In America at least, Mayall continued to be pretty popular in the early '70s. His band was no more stable than ever; at various points some American musicians flitted in and out of the Bluesbreakers, including Harvey Mandel, Canned Heat bassist Larry Taylor, and Don “Sugarcane” Harris. Although he’s released numerous albums since and remained a prodigiously busy and reasonably popular live act, his post-1970 output generally hasn’t matched the quality of his '60s work. Following collaborations with an unholy number of guest celebrities, in the early '80s he re-teamed with a couple of his more renowned vets, John McVie and Mick Taylor, for a tour, which was chronicled by Great American Music’s Blues Express, released in 2010. The '60s albums are what you want, though there’s little doubt that Mayall has over the past decades done a great deal to popularize the blues all over the globe, whether or not the music has meant much on record. Continuing to record and tour into his eighties, Mayall released A Special Life, recorded at Entourage Studios in North Hollywood and featuring a guest spot by singer and accordion player C.J. Chenier, in 2014. The album was universally celebrated as one of his best. 

A live archival recording of the Green, McVie, Fleetwood-era Bluesbreakers was released in April as Live in 1967. Meanwhile, the bandleader, his co-producer Eric Corne, and his seven-year old group – Rocky Athas, guitar; Greg Rzab, bass; Jay Davenport, drums – were in the studio. They emerged with Find a Way to Care, a set that showcased Mayall’s highly underrated keyboard playing on a set of originals and vintage covers including Percy Mayfield’s “The River’s Invitation.” The album was released in the late summer of 2015. Talk About That, Mayall’s second album for Forty Below, arrived in late 2017. ~ Richie Unterberger…..~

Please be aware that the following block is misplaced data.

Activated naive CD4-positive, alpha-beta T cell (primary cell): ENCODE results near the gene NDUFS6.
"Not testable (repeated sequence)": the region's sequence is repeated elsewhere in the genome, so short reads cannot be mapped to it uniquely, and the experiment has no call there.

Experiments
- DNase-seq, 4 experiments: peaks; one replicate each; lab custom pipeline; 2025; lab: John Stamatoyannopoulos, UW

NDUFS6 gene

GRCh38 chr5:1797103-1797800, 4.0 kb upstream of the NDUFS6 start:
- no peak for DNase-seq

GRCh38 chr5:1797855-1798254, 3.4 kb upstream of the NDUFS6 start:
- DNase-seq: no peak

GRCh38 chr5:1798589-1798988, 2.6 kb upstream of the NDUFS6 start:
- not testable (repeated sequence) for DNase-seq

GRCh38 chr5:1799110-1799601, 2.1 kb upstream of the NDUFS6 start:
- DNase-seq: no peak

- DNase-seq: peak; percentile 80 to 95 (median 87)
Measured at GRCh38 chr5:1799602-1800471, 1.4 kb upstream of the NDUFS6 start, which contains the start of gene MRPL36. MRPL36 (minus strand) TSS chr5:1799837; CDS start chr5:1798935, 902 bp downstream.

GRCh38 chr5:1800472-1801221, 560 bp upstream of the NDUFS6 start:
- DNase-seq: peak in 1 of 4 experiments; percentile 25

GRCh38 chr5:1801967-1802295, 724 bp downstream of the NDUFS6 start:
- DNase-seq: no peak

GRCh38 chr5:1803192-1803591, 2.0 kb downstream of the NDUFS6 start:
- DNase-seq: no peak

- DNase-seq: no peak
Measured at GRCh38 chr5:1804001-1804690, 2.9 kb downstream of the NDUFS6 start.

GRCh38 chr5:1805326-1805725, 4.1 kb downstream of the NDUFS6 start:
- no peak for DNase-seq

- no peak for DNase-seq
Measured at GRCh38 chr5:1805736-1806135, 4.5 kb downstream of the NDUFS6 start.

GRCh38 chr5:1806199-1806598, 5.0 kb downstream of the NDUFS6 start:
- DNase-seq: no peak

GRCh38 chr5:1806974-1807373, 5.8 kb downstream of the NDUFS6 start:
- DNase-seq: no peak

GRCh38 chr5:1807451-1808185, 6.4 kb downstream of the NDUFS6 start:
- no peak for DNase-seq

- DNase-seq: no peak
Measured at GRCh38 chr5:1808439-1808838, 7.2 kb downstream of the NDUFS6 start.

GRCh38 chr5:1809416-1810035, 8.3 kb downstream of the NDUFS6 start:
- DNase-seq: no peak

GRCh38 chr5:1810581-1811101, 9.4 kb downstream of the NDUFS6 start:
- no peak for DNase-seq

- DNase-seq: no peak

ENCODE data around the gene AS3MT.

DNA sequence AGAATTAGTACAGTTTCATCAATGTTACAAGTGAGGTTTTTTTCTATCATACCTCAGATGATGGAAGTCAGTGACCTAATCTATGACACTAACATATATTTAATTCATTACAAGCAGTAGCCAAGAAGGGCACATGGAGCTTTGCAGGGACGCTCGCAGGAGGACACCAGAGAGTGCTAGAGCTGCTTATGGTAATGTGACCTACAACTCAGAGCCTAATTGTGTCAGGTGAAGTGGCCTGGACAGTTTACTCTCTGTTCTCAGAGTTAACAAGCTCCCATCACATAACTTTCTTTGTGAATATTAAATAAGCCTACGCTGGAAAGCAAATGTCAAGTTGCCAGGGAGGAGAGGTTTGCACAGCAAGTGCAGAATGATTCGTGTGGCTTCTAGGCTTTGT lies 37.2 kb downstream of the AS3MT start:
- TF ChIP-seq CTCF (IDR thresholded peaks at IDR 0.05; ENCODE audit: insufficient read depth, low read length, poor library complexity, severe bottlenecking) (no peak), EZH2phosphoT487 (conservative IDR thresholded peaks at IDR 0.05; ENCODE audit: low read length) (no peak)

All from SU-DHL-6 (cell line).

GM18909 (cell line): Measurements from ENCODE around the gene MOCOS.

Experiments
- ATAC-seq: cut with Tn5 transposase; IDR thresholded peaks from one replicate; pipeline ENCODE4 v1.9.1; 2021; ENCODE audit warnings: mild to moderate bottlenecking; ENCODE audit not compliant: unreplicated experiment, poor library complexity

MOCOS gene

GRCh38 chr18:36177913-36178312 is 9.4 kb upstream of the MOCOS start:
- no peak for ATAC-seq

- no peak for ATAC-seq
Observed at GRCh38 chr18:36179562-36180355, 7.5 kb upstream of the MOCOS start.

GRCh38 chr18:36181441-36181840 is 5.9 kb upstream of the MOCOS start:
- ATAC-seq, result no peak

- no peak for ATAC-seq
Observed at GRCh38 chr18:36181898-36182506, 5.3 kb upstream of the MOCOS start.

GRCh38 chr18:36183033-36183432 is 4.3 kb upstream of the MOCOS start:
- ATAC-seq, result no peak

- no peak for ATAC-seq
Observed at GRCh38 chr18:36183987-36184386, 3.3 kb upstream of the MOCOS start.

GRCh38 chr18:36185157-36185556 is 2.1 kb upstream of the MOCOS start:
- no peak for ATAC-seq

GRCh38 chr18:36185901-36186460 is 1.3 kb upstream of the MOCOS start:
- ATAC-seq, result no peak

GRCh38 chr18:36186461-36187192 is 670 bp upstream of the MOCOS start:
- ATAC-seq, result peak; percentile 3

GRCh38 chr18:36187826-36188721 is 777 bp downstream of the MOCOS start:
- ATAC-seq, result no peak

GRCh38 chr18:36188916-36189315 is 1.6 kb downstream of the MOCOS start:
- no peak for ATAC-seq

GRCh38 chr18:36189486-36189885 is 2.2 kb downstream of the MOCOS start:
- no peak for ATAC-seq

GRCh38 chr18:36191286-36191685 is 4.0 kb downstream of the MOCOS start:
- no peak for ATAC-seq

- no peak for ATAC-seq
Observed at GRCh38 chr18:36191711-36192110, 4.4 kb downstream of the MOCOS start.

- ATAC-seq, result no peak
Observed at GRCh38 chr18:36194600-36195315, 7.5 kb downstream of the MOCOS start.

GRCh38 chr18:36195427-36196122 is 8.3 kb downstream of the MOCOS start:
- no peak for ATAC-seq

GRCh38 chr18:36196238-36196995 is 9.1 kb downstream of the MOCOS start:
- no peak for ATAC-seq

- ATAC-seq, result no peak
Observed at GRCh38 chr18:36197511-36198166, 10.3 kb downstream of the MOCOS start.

Greg Rzab, John Mayall, Jay Davenport (Photo Cristina Arrigoni)

I had doubts about the ability of a keys, bass, drums line-up to carry off a full concert without missing a lead guitar break or two. However, in the main John’s skills as a pianist just gives the numbers a different edge without detrcting from the overall sound. There are a couple of songs that don’t quite work as well (Ridin’ on the L & N plods a little), but overall you just find yourself enjoying the music for what it is. Full marks to John for having the bottle to try something different yet again. Bass and drums impeccable throughout as well. Great stuff….by….brogdonius….~